Lead and founding member of Vetiver, Andy Cabic sings in a quiet, conversational voice on the band’s latest release. He rarely raises the volume or stretches to hit a note. Cabic is smooth rather than slick. He lets the sound of his voice soothe the listener. His self-penned songs are reflective in a positive sense in that they look backward as a way of dealing with present realities. Up on High offers a fresh perspective on enjoying life. What we once felt then is just as true today. Time just happens.
“A door shuts quick / imagine that,” Cabic sings nostalgically on one track. “What’s past is past,” he notes on another. Things may have been better back then. Or maybe one just saw life differently when younger. The sweetness of memory causes thoughts to ripple and shimmer. Looking within is a way of looking forward. The music suggests natural movement, like that of a babbling brook, tree leaves in a breeze, or rolling ocean waves, that always shift while remaining constant.
Cabic wrote the songs on acoustic guitar and recorded it in the high desert of California with sparse acoustic accompaniment before taking it to the studio to complete. He has said that he wanted to recreate the music of this youth, the jangle-pop Americana of the 1980s, when groups such as R.E.M., the Feelies, and such ruled the indie underground. No one would mistake Up on High for Murmur or The Good Earth, but tracks like “Swaying” and “Wanted, Never Asked” sound like lost tracks from when such alternative acts still crashed on their fans couches and their music was only played on college radio. It was a heady time, to be sure.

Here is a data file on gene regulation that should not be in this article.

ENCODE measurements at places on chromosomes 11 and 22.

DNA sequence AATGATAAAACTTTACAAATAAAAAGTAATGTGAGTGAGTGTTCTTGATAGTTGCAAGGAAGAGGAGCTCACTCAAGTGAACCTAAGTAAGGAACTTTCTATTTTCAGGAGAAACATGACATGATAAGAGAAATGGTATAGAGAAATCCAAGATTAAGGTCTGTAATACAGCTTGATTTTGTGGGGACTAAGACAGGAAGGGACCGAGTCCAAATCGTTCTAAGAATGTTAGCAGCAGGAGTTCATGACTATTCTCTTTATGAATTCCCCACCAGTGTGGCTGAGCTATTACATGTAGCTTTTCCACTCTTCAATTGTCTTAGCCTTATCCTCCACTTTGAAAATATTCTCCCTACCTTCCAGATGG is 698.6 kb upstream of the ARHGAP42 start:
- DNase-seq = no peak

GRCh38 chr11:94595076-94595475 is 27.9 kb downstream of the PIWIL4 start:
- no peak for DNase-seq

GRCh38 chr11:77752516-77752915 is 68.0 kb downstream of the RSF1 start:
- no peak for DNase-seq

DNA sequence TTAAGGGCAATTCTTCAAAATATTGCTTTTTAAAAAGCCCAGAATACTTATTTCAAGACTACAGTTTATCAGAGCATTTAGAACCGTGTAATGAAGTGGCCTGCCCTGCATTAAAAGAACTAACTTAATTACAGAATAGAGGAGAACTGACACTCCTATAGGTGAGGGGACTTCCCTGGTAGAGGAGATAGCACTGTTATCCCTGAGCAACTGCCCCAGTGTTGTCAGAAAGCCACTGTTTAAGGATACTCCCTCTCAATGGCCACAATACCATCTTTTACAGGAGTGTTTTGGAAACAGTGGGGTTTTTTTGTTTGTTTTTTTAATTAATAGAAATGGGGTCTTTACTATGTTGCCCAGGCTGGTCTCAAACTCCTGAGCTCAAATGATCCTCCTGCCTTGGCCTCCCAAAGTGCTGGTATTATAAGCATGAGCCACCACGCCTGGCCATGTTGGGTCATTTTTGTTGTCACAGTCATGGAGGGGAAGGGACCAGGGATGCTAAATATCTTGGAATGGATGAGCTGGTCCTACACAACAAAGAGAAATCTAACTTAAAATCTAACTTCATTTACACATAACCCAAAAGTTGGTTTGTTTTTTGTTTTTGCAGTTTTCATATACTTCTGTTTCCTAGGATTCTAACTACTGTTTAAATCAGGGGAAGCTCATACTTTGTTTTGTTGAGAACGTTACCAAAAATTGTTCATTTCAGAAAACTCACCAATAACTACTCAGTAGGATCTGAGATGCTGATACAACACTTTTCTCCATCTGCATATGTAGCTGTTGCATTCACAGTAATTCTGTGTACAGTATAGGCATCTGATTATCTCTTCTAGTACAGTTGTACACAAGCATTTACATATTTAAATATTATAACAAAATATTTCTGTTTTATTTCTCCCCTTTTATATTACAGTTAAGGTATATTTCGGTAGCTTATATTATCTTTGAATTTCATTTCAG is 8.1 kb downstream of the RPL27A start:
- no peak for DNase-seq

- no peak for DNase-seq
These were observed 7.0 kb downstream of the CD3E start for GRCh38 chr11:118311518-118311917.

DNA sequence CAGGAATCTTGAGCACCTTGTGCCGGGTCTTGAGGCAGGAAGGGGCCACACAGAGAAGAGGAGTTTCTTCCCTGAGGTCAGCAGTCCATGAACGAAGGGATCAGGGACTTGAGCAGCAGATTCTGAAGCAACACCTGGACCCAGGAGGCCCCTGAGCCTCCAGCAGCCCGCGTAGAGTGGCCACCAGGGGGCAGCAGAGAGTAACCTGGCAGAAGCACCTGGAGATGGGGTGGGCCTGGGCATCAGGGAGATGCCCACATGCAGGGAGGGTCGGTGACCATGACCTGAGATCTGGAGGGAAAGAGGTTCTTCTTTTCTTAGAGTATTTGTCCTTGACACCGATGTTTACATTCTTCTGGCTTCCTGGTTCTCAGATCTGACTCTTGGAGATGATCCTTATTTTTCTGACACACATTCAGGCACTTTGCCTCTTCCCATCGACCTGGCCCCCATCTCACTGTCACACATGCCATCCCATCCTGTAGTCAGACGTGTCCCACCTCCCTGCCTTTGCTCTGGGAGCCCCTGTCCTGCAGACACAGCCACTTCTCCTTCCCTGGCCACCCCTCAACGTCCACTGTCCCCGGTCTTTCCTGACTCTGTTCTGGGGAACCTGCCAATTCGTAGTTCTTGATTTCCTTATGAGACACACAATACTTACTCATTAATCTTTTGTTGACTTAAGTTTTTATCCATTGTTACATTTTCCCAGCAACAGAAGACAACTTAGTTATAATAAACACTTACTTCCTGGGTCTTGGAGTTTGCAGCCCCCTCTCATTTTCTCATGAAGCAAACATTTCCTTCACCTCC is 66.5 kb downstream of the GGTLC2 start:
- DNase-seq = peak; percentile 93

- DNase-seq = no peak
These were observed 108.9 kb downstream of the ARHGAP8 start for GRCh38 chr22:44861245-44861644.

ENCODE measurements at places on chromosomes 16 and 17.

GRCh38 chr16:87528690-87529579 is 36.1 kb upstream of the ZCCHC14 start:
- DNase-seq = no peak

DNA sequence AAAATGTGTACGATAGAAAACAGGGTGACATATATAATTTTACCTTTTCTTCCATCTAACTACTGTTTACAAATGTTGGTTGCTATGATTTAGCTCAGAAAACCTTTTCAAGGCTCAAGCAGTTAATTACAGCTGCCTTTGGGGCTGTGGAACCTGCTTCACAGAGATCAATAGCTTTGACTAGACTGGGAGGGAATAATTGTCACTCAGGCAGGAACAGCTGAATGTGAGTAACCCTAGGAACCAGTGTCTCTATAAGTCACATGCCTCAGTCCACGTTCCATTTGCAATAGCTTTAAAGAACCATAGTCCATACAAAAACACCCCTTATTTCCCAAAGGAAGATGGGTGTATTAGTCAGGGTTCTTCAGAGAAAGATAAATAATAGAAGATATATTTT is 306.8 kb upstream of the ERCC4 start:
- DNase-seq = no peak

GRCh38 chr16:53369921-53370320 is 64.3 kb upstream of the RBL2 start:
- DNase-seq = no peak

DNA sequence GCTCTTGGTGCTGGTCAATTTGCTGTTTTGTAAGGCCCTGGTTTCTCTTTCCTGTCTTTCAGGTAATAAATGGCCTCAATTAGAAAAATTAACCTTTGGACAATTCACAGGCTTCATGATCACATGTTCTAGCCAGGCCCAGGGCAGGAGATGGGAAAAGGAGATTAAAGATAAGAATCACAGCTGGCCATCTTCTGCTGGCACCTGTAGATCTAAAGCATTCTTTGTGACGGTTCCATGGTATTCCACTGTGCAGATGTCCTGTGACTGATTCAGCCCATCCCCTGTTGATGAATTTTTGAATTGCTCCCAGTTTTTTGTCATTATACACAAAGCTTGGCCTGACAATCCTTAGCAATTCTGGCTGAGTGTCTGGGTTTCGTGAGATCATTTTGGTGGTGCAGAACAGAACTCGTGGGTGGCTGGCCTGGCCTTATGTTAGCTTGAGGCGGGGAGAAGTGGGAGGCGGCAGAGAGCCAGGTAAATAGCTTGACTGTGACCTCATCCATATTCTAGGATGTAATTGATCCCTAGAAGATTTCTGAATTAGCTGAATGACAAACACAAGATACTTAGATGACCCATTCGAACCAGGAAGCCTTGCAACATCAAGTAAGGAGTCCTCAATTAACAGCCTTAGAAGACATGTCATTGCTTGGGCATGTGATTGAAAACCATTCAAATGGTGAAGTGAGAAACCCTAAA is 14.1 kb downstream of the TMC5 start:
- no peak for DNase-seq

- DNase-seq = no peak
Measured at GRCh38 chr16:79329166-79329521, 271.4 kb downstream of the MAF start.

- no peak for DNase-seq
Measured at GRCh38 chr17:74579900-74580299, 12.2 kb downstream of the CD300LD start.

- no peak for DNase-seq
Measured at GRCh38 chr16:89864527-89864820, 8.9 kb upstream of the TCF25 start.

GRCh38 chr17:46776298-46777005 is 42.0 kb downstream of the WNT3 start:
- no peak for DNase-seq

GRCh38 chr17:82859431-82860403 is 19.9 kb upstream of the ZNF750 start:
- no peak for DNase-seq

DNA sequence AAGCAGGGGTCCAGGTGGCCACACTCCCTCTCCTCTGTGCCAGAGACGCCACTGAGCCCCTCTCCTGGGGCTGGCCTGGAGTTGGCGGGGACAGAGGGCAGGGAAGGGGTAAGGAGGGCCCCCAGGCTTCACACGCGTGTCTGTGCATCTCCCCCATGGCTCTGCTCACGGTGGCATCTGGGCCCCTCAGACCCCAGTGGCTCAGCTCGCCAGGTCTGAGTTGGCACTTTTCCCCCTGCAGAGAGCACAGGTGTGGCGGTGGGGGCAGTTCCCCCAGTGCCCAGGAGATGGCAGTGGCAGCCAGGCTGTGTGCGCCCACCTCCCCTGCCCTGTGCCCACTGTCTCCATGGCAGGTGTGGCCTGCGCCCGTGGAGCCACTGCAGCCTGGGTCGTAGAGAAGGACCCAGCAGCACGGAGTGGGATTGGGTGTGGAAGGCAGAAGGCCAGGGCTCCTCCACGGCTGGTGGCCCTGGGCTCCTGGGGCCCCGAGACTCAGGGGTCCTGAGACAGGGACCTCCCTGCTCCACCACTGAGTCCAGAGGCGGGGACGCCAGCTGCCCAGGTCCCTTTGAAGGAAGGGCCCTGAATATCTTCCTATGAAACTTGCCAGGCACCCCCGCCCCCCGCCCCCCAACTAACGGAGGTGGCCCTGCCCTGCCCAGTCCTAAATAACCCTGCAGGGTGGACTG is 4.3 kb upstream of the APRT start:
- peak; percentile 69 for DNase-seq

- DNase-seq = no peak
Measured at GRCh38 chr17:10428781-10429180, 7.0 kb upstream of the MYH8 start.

George Harrison’s solo work also seems to be an influence, especially on such tracks as “To Who Knows Where” with its Eastern inspirations via a slide guitar and the gentle mantra-like repetitions of “Lost (In Your Eyes)”. There’s also a shared playfulness to its cosmic concerns, reminiscent of Harrison. “Bright as a streetlight / louder than love,” Cabic notes on the opening cut, “The Living End”. He’s not making grand proclamations. He’s just noting the signposts along life’s journeys with his tongue in cheek.
It’s this good humor which makes the music so charming. The ease by which Cabic conveys his ruminations implies he is talking to himself, but we are all in on the joke. He’s persuasive by not trying to persuade. Vetiver offers a teasing mischievousness in the music, as well as its lyrics, through bouncy rhythms and off-kilter tempos to shake things up. There’s roguish magic to the lightheartedness of the album as a whole, such as that of a first kiss.
Up on High is much more than just a peck on the cheek. The undulating cadences promise more than simply embracing. But this is a more spiritual than a corporeal blossoming. Vetiver gets intimate by addressing one person at a time. This music is for dancing alone in one’s mind rather than with a companion. We are each of us our own partner. We just have to remember all of the different selves we ever were that still exist in our current identity.